States in which a generating station owned or operated by
the company is located;

 

(b) with the Board constituted for any other State in which
it is carrying on its activities in pursuance of sub-
section (3) of section 15A; and

 

(c) with any other person with consent of the competent
government or governments.

 

(2) The tariff for the sale of electricity by a Generating
Company to the Board shall be determined in accordance with the
norms regarding operation and the Plant Load Factor as may be
laid down by the Authority and in accordance with the rates of
depreciation and reasonable return and such other factors as may
be determined, from time to time, by the Central Government, by
notification in the Official Gazette:

 

Provided that the terms, conditions and tariff for such
sale shall, in respect of a Generating Company wholly or partly
owned by the Central Government, be such as may be determined by
the Central Government and in respect of a Generating Company
wholly or partly owned by one or more State Governments be such
as may be determined, from time to time, by the government or
governments concerned.”

 

 

 
19. In the year 1998, came the Electricity Regulatory Commissions Act,
1998, which established the Central Electricity Regulatory Commission
(hereinafter referred to as “the Central Commission”). The Central
Commission was inter alia charged with the function of determining tariffs
of Central Units such as those owned and controlled by the respondent-
Corporation. Significantly enough Section 51 of this Act empowered the
Central Government to delete sub-section (2) of Section 43A with effect
from such date as the Central Government may decide. The Central
Government, invoked that power and by a notification dated 11th September,
2000, directed the deletion of Section 43A (2) of the Electricity Supply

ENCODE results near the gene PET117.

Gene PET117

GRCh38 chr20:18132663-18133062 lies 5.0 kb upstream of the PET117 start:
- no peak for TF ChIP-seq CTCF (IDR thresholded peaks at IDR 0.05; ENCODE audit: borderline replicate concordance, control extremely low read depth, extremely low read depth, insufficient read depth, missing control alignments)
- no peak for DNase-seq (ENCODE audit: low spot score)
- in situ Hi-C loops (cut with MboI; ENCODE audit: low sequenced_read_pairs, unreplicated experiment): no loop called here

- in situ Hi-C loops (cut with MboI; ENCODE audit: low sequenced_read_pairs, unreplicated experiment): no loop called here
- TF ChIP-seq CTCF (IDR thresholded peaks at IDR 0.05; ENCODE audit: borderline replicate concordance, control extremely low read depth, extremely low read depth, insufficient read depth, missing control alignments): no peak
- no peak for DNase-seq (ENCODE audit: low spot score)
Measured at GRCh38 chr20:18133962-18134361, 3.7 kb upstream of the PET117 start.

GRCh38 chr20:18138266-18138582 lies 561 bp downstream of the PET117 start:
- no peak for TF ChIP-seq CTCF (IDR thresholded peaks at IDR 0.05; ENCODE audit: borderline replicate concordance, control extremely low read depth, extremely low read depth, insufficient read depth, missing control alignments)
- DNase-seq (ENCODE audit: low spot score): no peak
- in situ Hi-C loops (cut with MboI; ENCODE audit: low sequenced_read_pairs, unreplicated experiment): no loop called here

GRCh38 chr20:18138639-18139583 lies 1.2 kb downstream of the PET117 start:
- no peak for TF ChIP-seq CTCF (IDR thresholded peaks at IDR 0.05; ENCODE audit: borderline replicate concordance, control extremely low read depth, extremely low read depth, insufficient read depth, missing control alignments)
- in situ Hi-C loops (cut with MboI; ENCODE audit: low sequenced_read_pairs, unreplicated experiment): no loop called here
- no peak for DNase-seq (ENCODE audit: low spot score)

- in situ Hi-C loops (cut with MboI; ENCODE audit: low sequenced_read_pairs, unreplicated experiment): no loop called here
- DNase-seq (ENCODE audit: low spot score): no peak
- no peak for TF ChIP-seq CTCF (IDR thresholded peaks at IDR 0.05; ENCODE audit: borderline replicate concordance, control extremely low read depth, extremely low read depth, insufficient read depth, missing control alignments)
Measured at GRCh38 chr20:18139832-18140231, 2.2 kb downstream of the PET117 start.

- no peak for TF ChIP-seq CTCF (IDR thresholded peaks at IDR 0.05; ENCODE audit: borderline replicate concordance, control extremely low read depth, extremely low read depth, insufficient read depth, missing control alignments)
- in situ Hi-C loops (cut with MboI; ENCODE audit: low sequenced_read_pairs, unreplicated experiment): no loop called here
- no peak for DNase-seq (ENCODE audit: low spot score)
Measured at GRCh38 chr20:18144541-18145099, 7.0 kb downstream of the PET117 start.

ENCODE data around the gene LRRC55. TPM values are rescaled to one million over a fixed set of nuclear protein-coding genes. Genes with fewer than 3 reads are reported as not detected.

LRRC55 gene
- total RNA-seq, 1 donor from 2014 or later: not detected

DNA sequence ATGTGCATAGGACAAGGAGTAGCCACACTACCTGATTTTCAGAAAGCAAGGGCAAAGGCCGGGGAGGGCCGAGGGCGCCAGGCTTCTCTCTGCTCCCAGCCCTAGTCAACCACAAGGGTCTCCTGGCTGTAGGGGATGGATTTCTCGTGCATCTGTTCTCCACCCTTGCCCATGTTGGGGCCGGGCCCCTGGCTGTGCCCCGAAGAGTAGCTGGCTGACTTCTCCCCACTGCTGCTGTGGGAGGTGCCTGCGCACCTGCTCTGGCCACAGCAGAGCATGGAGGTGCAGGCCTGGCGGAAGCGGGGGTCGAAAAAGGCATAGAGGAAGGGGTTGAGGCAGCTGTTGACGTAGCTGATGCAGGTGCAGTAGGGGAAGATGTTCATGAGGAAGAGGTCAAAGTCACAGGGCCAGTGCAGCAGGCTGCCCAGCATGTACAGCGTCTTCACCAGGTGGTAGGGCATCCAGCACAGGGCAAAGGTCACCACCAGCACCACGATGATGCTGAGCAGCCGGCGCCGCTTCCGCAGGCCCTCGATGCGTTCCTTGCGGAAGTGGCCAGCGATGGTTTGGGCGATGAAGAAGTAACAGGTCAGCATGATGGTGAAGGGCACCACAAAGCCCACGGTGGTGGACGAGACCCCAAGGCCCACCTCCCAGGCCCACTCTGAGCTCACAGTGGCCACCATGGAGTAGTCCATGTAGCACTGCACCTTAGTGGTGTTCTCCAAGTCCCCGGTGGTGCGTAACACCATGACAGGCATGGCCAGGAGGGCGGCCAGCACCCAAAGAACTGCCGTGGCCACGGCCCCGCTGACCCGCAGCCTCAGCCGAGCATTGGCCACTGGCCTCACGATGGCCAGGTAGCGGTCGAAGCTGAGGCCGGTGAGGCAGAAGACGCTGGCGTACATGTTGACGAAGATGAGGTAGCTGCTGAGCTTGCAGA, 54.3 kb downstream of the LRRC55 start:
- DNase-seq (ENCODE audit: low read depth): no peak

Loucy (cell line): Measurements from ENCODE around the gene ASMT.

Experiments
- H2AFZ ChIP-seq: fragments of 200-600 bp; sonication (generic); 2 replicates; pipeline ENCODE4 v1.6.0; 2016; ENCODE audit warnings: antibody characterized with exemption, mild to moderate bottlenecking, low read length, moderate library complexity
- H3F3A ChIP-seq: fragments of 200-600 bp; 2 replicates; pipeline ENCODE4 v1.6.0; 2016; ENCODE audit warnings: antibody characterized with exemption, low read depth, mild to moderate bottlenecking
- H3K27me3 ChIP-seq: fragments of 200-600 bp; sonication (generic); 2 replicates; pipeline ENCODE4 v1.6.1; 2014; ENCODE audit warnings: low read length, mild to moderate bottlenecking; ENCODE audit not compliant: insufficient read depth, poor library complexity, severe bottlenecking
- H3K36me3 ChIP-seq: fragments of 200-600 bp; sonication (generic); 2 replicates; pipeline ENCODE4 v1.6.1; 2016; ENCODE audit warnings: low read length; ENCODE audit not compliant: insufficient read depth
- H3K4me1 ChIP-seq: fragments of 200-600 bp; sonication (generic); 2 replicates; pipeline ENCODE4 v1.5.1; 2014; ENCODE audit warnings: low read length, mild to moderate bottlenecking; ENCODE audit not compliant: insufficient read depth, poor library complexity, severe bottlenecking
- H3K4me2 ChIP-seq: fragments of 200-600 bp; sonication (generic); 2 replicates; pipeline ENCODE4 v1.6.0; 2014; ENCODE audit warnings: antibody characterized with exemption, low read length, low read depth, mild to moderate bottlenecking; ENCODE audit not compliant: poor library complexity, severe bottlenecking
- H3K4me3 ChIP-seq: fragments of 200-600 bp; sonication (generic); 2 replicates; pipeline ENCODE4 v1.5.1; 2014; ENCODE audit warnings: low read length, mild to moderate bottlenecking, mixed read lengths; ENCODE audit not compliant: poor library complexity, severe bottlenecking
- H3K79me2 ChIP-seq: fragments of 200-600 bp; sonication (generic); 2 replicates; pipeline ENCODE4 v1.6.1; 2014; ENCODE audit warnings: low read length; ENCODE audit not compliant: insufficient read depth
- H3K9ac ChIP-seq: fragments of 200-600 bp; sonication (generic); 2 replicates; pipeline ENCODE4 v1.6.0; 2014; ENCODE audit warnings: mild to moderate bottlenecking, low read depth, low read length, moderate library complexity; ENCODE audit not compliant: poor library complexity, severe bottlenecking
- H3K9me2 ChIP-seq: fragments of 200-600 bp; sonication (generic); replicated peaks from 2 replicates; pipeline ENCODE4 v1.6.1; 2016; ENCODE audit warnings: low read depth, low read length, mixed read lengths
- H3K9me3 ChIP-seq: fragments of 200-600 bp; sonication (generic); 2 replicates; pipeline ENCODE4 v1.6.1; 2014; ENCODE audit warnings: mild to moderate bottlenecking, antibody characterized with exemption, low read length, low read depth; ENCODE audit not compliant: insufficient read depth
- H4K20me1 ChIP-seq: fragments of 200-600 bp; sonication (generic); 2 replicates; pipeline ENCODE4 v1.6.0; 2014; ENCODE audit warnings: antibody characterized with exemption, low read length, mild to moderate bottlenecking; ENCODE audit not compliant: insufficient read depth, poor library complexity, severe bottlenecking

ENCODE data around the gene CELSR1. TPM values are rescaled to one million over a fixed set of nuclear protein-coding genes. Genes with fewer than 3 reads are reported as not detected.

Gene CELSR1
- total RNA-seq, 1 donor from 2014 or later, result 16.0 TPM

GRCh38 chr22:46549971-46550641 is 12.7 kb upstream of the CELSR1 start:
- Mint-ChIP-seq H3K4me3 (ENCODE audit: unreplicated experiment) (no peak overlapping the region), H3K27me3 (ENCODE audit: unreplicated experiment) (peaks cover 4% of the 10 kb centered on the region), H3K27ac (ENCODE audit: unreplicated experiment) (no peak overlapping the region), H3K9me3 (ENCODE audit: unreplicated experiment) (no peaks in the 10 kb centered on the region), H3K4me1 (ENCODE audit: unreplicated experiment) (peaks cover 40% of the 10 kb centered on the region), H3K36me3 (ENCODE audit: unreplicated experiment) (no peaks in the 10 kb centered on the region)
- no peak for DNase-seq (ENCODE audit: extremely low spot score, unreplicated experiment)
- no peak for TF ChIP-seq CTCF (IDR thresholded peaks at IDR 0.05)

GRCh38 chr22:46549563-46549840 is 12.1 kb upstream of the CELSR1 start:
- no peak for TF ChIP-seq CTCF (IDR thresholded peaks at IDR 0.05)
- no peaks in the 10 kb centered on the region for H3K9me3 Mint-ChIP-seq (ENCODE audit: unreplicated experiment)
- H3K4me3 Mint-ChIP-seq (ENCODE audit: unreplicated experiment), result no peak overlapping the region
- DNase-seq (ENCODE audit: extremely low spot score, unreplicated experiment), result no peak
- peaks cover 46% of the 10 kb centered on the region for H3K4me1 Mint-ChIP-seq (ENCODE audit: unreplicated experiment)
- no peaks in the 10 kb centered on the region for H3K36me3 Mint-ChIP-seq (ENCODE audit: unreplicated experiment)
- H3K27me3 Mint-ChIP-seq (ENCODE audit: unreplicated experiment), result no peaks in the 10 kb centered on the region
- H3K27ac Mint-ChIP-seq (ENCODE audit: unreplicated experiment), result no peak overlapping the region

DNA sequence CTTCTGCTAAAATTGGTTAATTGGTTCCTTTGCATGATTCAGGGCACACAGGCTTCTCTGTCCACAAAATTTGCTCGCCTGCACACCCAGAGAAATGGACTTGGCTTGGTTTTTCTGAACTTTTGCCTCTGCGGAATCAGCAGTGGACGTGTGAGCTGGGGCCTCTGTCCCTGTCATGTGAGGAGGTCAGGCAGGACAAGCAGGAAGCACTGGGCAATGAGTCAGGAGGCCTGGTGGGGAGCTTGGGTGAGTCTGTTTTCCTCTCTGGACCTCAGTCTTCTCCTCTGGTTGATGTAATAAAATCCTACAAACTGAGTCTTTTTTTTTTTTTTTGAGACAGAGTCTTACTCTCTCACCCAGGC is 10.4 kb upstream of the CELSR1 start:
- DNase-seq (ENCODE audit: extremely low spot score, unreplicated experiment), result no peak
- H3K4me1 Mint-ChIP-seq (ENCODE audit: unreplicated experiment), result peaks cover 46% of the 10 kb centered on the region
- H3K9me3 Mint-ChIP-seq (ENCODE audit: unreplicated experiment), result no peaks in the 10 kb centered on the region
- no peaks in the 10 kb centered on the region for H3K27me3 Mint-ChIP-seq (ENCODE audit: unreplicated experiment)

Act, 1948 in respect of generating companies regulated by the Central
Commission retrospectively w.e.f. 24th July, 1998. Shortly thereafter the
Central Commission issued an order in regard to operational norms
applicable to generating stations owned among others by respondent-NTPC.
The order was to the following effect:
“As regards capital costs, the situation is somewhat difficult.
As the law stands today in respect to PSUs, the required
approvals from the Government and clearance from CEA have to be
obtained before the commencement of the project, subject to
certain limits for which no clearance is required. After the
completion of the project, if the actual expenditure or the
scope of the project vary beyond certain limits, they are
required to be further approved. This process of approval is
time consuming, resulting in a provisional clearance, making a
subsequent retrospective revision inevitable. Changes in
legislation are being contemplated by which the clearance from
CEA for projects might be done away with. However, as the law
stands today, approvals are inevitable. Still it is possible to
bring about stability in tariff in case a time schedule is
worked out by which utilities may submit data of CEA at least 6
months prior to the completion of a project, so that clearance
could be obtained sufficiently in time before the tariff for the
station/lines is determined. It is hoped that any variations on
actual finalization of accounts thereafter should be minor in
nature which could be absorbed by the utility and if
substantial, can be taken care of in the next revision. In view
of the above, all utilities seeking determination of tariff in
respect of new projects, shall submit their applications to us
at least 3 months in advance of the anticipated date of
completion, along with the project cost as approved by the
appropriate independent authorities, other than the Board of
Directors of the Company. This project cost will constitute the
basis for tariff fixation, and no revision would be entertained
till the next tariff period. This direction presupposes that
CEA may hereafter, unlike the past, clear capital cost
escalations on factors other than the change in scope as well.
We would urge upon CEA to consider and deal with the approval of
additional capital costs other than those due to change in the
scope of the project as well, in the interest of avoidance of
tariff shocks down stream. In case the projects exempted from
CEA clearance, the Commission would consider accepting a due
diligence clearance from any recognised agency.”